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Improvements to Appropriations Bills Needed to Protect Housing Vouchers in 2005

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Publication Date: November 2004

Publisher(s): Center on Budget and Policy Priorities (Washington, D.C.)

Author(s): Will Fischer; Barbara Sard

Funder(s): Center on Budget and Policy Priorities (Washington, D.C.)

Funder(s): Center on Budget and Policy Priorities (Washington, D.C.)

Special Collection: John D. and Catherine T. MacArthur Foundation

Topic: Social conditions (Housing)

Keywords: Housing assistance; Income diversity; Economic inequality; Section 8

Type: Report

Abstract:

The Senate and House Appropriations Committees have each approved bills funding the “Section 8” Housing Choice Voucher program and other HUD programs in fiscal year 2005. Neither committee approved the Administration’s proposal to convert the voucher program to a block grant. In addition, both committees rejected deep cuts sought by the Administration in funding for the voucher program, which helps about two million needy households — primarily low-income working families, the elderly, and people with disabilities — to afford modest housing in the private market.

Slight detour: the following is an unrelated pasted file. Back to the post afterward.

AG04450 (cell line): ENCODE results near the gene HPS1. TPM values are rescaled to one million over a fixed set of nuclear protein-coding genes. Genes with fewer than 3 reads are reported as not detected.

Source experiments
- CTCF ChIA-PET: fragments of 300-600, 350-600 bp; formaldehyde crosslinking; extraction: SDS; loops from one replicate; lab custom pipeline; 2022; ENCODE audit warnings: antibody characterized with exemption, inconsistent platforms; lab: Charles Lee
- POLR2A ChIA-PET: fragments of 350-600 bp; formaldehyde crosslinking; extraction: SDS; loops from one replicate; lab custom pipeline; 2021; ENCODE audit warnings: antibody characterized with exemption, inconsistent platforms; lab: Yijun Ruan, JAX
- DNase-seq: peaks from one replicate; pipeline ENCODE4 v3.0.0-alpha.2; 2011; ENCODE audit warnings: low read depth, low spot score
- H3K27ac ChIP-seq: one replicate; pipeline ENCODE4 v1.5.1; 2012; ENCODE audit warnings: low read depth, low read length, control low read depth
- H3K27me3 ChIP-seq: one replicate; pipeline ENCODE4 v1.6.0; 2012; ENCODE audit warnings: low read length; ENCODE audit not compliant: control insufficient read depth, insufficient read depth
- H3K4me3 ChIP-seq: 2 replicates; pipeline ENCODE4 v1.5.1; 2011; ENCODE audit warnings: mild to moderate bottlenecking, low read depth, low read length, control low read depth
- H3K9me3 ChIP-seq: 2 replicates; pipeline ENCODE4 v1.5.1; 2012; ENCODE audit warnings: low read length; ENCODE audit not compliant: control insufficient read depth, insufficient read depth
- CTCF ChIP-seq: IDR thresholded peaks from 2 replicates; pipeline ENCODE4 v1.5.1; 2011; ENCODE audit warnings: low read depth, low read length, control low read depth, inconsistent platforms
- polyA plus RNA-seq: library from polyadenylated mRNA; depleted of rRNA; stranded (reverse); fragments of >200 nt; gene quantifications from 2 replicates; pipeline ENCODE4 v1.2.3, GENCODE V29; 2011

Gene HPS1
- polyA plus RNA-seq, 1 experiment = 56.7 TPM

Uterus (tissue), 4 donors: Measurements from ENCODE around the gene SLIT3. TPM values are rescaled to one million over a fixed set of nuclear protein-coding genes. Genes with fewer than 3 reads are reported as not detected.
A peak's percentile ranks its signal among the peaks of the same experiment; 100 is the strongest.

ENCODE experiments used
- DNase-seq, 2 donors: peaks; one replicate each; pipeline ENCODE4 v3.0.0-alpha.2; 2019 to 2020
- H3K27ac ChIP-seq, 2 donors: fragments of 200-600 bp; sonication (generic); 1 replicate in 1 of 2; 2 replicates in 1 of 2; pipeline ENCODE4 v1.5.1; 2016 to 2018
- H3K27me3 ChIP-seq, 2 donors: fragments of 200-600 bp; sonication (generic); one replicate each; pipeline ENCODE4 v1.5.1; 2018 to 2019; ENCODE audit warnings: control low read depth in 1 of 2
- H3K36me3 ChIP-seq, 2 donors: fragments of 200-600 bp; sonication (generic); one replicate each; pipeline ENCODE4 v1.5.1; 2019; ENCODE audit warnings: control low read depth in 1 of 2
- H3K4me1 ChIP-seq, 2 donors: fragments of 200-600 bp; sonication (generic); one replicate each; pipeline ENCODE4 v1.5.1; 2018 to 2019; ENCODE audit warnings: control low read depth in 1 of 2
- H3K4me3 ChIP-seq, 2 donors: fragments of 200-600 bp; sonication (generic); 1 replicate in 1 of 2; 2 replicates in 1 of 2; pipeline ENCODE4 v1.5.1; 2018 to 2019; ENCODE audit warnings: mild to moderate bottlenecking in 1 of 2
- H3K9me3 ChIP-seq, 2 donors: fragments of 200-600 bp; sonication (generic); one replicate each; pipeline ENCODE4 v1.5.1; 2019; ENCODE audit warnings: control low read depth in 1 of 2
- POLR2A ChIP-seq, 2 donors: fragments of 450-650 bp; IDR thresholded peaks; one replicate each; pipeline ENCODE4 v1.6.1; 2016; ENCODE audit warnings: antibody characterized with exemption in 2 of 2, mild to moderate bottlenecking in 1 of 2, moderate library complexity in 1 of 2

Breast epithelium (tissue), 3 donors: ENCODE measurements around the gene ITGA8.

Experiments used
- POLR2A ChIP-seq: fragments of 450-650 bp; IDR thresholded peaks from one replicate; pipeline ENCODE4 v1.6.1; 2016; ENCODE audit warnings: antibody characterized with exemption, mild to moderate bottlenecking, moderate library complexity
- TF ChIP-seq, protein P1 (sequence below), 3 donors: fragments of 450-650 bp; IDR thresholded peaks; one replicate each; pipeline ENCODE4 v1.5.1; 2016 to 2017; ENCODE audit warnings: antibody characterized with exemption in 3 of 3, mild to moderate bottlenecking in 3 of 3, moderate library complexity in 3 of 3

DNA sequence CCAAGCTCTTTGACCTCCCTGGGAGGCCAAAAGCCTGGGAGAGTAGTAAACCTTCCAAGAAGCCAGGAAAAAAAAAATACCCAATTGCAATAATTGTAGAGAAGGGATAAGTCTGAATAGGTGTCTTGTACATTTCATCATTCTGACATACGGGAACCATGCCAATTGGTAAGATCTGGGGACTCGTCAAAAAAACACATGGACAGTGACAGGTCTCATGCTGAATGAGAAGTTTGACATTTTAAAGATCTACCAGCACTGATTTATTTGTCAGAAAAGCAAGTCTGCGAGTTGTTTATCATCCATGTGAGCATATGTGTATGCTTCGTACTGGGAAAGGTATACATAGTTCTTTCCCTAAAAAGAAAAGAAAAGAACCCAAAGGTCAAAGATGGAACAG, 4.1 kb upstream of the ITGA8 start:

The funding level in the House bill, however, is still somewhat below the amount needed to support all of the authorized housing vouchers that would otherwise be used during fiscal year 2004. In addition, both bills contain provisions regarding the distribution of voucher funds by HUD to state and local housing agencies that raise serious concerns. These provisions take on particular significance because during fiscal year 2004, HUD distributed funding to housing agencies in a manner that provided some agencies with more funding than they needed to support their vouchers while at the same time providing other agencies with too little funding and consequently forcing them to cut voucher assistance levels.

Unless Congress improves these provisions when the House and Senate bills are reconciled by a conference committee (which may occur at the staff level as soon as the week of November 8), there is a serious risk that low-income families will face further cuts in 2005.